The Saltisford Canal Arm branches off the Grand Union Canal in the Saltisford area of Warwick though only runs for about 400m nowadays because of building over the old canal bed. Originally this stretch of canal, which opened in the 1790s, was the start of the Warwick-Birmingham Canal and allowed goods to be bought to the centre of Warwick (as originally it went much closer to the centre of the town). The coming of the canal helped stimulate economic development in the area including the Warwick Gas Works built in 1812 near the terminating basin, coal being bought by canal to feed it1. There were also a number of timber yards, malt houses and a brewery situated around the basin.
As the canals decayed commercially in the 20th century the arm fell out of use with part of it filled in reducing it to its current length. The viability of what remained was left in doubt as it became derelict in the 1970s. However in 1982 the Saltisford Canal Trust was formed to restore the remaining part of the arm and now it houses a number of permanently occupied house boats and can be very busy in the Summer.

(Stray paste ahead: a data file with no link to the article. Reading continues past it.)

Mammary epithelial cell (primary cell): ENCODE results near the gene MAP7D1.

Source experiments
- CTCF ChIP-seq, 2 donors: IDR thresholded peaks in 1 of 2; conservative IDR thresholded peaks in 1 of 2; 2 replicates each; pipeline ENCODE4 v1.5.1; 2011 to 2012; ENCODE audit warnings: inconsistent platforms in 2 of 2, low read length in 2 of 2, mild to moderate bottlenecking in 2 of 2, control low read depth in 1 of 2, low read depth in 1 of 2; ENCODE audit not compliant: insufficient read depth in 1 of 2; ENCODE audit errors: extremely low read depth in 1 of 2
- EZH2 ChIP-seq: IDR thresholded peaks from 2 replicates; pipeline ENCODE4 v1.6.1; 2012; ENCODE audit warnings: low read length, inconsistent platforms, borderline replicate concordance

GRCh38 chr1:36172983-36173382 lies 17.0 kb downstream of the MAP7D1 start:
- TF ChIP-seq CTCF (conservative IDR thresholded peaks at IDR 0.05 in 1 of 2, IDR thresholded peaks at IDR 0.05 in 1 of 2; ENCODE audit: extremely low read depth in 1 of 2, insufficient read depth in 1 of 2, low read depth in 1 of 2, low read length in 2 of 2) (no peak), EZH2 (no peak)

The arm originally fed into a basin which was located behind the Antelope pub (see below). A Sainsburys now occupies the site!
1) W.B. Stephens (Editor). "The borough of Warwick: Introduction: the suburbs from c. 1600." A History of the County of Warwick: Volume 8: The City of Coventry and Borough of Warwick (1969): 434-447. British History Online. Web. 30 January 2012.